October 15, 2010
CONTACT: Karen Kreeger
Shifting Forms: Penn Study Shows How Variations of Same Protein Affect Immune Response
Implications for autoimmune and neurological diseases
PHILADELPHIA – How a T cell decides to make protein X, Y, or Z can have profound effects for fighting foreign invaders or staving off dire autoimmune reactions. Researchers at the Perelman School of Medicine have identified the steps that control how different forms of an immune cell protein called CD45, which is critical for activating the immune system when faced with pathogens, are controlled in the arc of a body’s immune response.
The shift between different forms of CD45 helps T cells function properly and also prevents hyperactivity, which could lead to the body’s own immune system attacking itself. Knowing precisely how this shifting system works has implications for understanding autoimmune and neurological diseases.
"We have identified a new paradigm for the regulation of a process called alternative splicing, which allows for a single gene to code for multiple variations of one type of protein,” says Kristen W. Lynch, PhD, associate professor of Biochemistry and Biophysics. This study appeared in an October issue of Molecular Cell.
CD45, a receptor protein that sits on the surface of T cells, is essential for immunity, for example, severe combined immune deficiency (SCID), also known as “bubble boy” syndrome, is caused by the absence of CD45.
Normal CD45 comes in five forms, all different lengths. In resting T cells, longer forms of CD45 messenger RNA (mRNA) and protein predominate, but in activated cells, the shorter form of CD45 mRNA is most abundant. “There is a spectrum of forms that shift toward full length in resting cells and towards the shorter form in activated cells,” says Lynch. Messenger RNA contains the chemical blueprint for how to make a protein.
The first component that they identified is that another molecule called glycogen synthase kinase 3 (GSK3) found in resting T cells adds a phosphate molecule to polypyrimidine-tract binding protein-associated splicing factor (PSF). The phosphorylated PSF is then sequestered in a large protein complex by the third molecule called TRAP150. When PSF stays in this complex, the longer forms of CD45 predominate, and the T cell is ready to respond to foreign invaders. After a response, PSF loses its phosphates, and is released from TRAP150. As a consequence, PSF is then free to form the shortened forms of CD45 mRNA, which helps return the immune response to a resting state.
Splicing of CD45 mRNA involves recognition by PSF of a short length of RNA sequence called the exonic splicing silencer (ESS). Some variations within the ESS sequence are associated with autoimmune disease, especially multiple sclerosis. “We suspect that there are other spliced genes in T cells that follow the same path as CD45, and we are directing current efforts to identify them,” said Lynch.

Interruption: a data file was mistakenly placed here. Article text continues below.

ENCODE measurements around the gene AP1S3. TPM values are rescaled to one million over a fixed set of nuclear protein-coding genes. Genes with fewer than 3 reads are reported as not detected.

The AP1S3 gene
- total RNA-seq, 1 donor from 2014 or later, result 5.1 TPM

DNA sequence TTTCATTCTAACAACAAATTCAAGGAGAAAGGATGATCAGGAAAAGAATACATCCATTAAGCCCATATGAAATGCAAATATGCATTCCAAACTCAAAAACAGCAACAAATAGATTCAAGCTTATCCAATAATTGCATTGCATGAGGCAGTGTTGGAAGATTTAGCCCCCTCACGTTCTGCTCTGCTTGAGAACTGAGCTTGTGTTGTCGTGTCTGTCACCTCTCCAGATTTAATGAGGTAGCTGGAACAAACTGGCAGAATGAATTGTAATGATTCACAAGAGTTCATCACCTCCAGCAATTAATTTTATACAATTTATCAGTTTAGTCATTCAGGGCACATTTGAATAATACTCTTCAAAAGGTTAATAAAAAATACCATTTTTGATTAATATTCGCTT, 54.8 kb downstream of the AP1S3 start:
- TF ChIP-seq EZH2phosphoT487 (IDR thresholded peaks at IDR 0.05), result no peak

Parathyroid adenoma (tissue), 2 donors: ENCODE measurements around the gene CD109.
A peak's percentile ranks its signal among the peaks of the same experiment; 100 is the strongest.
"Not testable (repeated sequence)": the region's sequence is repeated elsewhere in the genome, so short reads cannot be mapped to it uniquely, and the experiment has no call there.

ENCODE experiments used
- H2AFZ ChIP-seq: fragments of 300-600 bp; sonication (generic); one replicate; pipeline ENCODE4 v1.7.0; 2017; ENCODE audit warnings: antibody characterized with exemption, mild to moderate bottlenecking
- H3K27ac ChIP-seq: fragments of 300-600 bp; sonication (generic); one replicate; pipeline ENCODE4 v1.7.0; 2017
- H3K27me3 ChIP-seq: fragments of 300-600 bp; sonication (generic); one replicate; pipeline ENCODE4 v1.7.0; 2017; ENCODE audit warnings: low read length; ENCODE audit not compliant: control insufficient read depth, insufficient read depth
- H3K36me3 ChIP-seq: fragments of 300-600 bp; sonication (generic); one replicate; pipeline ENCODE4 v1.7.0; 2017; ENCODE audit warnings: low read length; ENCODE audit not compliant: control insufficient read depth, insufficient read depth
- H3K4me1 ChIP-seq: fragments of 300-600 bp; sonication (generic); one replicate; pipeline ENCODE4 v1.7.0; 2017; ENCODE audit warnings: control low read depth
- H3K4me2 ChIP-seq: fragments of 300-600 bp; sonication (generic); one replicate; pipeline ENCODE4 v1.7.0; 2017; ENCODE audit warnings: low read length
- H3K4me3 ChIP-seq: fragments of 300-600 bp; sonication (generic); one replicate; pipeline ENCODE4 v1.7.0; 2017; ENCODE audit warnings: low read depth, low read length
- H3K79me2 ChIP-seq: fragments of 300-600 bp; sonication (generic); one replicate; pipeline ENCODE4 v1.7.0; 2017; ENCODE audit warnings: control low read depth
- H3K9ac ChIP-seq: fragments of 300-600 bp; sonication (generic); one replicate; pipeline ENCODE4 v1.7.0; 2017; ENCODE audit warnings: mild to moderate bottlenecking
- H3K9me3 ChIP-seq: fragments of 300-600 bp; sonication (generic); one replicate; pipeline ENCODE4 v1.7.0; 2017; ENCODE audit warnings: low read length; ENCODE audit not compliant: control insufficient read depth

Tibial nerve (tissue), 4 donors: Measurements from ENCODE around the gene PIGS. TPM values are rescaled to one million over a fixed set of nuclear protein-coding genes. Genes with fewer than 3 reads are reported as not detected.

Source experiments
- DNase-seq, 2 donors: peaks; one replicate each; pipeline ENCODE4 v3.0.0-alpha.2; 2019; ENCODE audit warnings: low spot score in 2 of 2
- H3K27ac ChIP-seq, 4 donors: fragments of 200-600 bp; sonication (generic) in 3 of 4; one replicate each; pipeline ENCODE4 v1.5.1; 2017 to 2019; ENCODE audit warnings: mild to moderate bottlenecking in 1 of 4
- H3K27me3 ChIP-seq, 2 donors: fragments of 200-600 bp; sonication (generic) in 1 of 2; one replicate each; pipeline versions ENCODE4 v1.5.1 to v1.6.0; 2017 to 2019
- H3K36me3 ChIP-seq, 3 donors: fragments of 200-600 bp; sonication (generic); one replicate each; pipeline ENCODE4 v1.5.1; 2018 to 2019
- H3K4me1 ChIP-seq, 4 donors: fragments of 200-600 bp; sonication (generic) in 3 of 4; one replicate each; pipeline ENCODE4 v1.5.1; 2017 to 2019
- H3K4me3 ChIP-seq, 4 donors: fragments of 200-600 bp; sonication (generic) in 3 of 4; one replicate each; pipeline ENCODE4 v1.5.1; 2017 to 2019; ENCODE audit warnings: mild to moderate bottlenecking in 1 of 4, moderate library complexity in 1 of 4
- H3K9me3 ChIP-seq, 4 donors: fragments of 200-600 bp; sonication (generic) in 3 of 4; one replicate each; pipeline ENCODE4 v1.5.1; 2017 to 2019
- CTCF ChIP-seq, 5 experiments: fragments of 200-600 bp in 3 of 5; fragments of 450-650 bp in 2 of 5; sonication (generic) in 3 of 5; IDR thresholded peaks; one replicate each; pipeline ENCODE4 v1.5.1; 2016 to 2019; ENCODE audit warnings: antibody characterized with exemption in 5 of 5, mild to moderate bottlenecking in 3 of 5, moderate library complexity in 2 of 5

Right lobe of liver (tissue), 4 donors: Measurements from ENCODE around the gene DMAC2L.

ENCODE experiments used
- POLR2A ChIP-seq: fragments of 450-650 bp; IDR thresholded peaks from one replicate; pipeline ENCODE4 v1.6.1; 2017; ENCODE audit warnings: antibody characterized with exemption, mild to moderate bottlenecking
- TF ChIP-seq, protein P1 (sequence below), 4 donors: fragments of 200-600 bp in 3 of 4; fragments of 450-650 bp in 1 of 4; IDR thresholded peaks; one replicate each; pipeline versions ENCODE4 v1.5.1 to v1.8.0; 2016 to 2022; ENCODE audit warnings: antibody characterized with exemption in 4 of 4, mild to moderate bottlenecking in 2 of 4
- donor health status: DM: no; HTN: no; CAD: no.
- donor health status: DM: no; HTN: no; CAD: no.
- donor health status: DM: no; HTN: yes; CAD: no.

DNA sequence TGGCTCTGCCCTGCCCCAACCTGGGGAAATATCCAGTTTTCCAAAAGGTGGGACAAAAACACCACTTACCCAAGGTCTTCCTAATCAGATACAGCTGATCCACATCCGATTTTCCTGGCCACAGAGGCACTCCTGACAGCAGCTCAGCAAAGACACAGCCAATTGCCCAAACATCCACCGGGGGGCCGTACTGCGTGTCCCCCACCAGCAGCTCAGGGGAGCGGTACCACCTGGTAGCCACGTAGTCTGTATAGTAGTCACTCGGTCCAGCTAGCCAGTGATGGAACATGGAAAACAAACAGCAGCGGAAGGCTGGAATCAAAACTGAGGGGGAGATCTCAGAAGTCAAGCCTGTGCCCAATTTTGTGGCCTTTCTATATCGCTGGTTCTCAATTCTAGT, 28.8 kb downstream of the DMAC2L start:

GSK3, a critical element in T cell activation, is important in other cell types and in other signaling pathways: It has been linked to the development of tauopathies, a group of neuronal diseases that includes Alzheimer’s disease and Parkinson’s disease. GSK3 is the focus of a search for drugs that might affect these and other diseases. For example, lithium is currently used to treat bipolar disorder by inactivating GSK3 in brain cells.
“Known and potential GSK3 inhibitors may also affect the health of the immune system,” notes Lynch. “This emphasizes the importance of better understanding the variety of functions of GSK3 in the body.”
This study was funded by a grant from the National Institute of General Medical Science and a fellowship from the Deutsche Forschungsgemeinschaft.
Penn Medicine is one of the world's leading academic medical centers, dedicated to the related missions of medical education, biomedical research, and excellence in patient care. Penn Medicine consists of the Raymond and Ruth Perelman School of Medicine at the University of Pennsylvania (founded in 1765 as the nation's first medical school) and the University of Pennsylvania Health System, which together form a $4.3 billion enterprise.
The Perelman School of Medicine has been ranked among the top five medical schools in the United States for the past 17 years, according to U.S. News & World Report's survey of research-oriented medical schools. The School is consistently among the nation's top recipients of funding from the National Institutes of Health, with $392 million awarded in the 2013 fiscal year.
The University of Pennsylvania Health System's patient care facilities include: The Hospital of the University of Pennsylvania -- recognized as one of the nation's top "Honor Roll" hospitals by U.S. News & World Report; Penn Presbyterian Medical Center; Chester County Hospital; Penn Wissahickon Hospice; and Pennsylvania Hospital -- the nation's first hospital, founded in 1751. Additional affiliated inpatient care facilities and services throughout the Philadelphia region include Chestnut Hill Hospital and Good Shepherd Penn Partners, a partnership between Good Shepherd Rehabilitation Network and Penn Medicine.
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